Why We Fought: America's Wars in Film and History

By Cleveland, Sean D. | Journal of Film and Video, Spring 2011 | Go to article overview

Why We Fought: America's Wars in Film and History


Cleveland, Sean D., Journal of Film and Video


WHY WE FOUGHT: AMERICA'S WARS IN FILM AND HISTORY Ed. Peter C. Rollins and John E. O'Connor, University Press of Kentucky, 2008, 624 pp.

Eschewing psychoanalytic, formalist, and auteur critical approaches in favor of one that privileges simultaneously the internal and the external contexts of cinematic narratives, Peter C. Rollins and John E. O'Connor have long insisted that films must be read for both their historical and their aesthetic elements. Their recent co-edited collection, Why We Fought: America's Wars in Film and History, offers a number of essays exemplifying their unique interdisciplinary approach. Its twenty-three selections, most of which were initially presented at the Film and History Conference in 2005, examine a widely disparate though representative selection of important films from the American war film genre through a self-avowed "film and history" lens that views movie, newsreel, and television productions as historical documents that are as deserving of close, scholarly, and contextual analysis as other primary and secondary historical resources.

Inspired by the prevailing tenets of film scholarship and social and cultural history, most contributors combine relatively cursory readings of a film's cinematographic and aesthetic elements with more detailed analysis of the historical accuracy of its content and the sociocultural contexts of its production, distribution, and reception. Indeed, whether assessing a film as a propaganda vehicle or determining the role of government sponsorship or censorship in pre- and postproduction, the collection as a whole tends to see war films as cultural texts that not only record events but also influence perceptions about the events depicted while simultaneously reflecting the values, morals, and ideals of both the era in which the events purportedly happened and the era in which the film was produced and released. Thus, depending on its particular mode of historical inquiry, each essay examines the genre's films within a rubric defined by four frameworks identified in the collection's expansive introduction, assessing each as a representation of history, as a document of social or cultural history, as a representation of a particular moment in film history, or as actual historical fact.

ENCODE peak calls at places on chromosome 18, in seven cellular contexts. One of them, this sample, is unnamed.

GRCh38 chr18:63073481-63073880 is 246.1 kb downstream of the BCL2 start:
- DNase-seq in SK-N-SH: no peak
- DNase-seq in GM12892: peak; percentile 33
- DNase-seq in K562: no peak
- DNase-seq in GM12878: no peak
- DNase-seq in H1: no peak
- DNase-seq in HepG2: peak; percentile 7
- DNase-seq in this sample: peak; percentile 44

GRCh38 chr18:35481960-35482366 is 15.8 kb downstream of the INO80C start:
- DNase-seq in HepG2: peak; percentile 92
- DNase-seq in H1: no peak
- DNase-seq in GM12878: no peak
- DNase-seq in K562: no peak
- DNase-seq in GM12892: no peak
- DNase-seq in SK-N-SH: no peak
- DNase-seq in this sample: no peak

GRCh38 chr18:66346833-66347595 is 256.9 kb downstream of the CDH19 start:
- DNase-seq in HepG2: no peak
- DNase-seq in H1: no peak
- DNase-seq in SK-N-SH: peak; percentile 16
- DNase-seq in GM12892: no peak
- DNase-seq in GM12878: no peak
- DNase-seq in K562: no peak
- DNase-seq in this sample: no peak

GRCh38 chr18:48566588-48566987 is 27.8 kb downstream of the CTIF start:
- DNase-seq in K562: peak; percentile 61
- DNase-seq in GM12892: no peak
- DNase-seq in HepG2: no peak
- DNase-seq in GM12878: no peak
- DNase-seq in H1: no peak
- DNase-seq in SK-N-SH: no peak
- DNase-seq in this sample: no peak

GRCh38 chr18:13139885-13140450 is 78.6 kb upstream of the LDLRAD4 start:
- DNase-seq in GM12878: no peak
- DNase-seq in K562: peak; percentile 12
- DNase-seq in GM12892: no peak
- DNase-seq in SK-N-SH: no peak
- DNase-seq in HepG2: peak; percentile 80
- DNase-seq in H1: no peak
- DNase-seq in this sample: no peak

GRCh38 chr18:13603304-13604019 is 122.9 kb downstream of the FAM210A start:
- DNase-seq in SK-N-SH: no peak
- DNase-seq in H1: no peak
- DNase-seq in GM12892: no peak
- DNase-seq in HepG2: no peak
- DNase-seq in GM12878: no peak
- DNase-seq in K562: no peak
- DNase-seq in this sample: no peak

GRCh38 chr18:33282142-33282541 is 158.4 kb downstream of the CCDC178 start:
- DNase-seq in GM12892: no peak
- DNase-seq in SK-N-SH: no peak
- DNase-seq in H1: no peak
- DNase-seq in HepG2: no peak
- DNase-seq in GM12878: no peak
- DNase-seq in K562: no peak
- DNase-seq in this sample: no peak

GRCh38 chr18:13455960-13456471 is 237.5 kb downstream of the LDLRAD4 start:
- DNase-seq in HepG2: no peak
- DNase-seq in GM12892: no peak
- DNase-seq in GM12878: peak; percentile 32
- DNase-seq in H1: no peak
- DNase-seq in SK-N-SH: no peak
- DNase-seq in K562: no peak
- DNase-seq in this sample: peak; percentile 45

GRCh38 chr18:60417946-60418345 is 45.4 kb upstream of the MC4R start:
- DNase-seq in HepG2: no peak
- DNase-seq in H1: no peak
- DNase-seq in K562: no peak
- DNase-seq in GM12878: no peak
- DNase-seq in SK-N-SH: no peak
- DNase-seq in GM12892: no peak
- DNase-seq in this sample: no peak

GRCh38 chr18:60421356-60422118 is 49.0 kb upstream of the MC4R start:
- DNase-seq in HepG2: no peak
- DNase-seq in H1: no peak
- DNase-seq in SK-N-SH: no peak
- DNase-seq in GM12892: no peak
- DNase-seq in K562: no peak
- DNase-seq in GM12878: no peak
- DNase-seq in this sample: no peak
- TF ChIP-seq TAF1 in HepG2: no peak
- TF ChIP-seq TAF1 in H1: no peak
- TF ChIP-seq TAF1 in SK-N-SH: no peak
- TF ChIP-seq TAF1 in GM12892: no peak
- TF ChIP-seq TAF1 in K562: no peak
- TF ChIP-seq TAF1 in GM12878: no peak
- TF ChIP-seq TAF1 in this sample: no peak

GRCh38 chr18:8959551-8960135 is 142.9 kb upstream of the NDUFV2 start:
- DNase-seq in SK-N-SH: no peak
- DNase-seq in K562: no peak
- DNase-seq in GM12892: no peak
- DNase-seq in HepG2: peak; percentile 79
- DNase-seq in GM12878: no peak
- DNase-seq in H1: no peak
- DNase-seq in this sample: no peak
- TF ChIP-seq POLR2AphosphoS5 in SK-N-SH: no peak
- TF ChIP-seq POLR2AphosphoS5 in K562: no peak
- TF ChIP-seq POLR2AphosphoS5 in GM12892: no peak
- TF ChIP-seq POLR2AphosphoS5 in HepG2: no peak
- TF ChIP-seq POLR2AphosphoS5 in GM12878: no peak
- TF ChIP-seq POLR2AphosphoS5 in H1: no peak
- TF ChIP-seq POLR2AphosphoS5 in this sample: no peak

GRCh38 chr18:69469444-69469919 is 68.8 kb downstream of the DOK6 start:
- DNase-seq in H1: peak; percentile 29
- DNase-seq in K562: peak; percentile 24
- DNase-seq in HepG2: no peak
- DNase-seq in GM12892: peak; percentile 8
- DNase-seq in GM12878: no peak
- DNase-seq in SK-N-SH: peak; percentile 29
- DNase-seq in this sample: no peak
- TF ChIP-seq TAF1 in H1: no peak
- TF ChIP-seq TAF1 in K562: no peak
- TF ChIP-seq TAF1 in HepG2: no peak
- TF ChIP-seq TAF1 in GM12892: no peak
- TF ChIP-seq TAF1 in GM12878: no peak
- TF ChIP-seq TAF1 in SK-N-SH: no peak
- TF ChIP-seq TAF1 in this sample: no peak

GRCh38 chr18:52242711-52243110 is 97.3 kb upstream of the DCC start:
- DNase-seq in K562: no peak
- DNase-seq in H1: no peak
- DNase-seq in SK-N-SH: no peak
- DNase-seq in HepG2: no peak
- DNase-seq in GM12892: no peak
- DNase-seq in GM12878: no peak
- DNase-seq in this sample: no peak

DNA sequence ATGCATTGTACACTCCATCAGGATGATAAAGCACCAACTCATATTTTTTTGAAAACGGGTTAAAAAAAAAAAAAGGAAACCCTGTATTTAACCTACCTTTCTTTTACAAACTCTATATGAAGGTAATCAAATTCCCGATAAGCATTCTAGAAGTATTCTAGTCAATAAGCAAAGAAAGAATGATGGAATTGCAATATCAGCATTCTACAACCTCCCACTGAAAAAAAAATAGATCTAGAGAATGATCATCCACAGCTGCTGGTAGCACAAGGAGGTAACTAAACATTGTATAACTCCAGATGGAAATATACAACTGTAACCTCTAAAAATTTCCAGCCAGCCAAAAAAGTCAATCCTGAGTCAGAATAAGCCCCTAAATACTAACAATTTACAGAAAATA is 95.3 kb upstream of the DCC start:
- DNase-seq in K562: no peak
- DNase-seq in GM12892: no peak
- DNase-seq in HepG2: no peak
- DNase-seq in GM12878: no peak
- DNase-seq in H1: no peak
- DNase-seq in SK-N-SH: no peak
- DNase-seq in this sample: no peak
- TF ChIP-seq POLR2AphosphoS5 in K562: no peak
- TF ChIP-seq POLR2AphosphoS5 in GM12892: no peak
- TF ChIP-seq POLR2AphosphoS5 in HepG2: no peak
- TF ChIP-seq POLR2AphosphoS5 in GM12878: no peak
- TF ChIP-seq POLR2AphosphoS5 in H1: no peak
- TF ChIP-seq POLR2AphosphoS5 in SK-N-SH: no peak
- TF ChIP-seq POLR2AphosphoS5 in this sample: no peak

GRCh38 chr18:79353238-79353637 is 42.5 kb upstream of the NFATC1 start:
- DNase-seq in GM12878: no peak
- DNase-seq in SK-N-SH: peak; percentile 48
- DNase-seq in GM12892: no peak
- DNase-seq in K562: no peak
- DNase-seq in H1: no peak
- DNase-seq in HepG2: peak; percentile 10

Though the editors' introduction and John Shelton Lawrence's excellent filmography and bibliography sections are invaluable in their own right for their precision and concision, the collection's true strength lies in its comprehensive assessment of the genre, from feature films and documentaries to newsreels and television miniseries. Extensive and inclusive with respect to content as well, its essays consider mediated depictions of almost every one of the United States' armed conflicts since the Revolutionary War. Indeed, one of its most compelling arguments, written by Frank Thompson, deals with problematic cinematic depictions of the battle of the Alamo; yet another powerful essay assesses the heavily mediated and interpretive "mythic condensation" (443) at the core of Ridley Scott's powerful film adaptation of Mark Bowden's Black Hawk Down (2001). This is not to say, of course, that Rollins and O'Connor ignore the nation's involvement in large-scale warfare. In an effort to ensure both breadth and historical context, the editors have adroitly organized their collection into four parts. Part 1 assesses films dealing with the nation's eighteenth- and nineteenth-century wars, to include the American Revolution, the MexicanAmerican War, and the Civil War. Part 2 examines cinematic representations of World War I and World War II. Part 3 appraises films dealing with the paradox of limited warfare, to include the Cold War and Vietnam, and Part 4 considers contemporary filmic narratives dealing with the nation's more recent asymmetric conflicts.

In addition to O'Connor's and Rollins's lucid contributions, the collection's strongest essays, such as those by Gary Edgerton, Robert Myers, Ian Scott, Robert Brent Toplin, and John Shelton Lawrence and John McGarrahan, clearly and explicitly model the "film and history" approach. …

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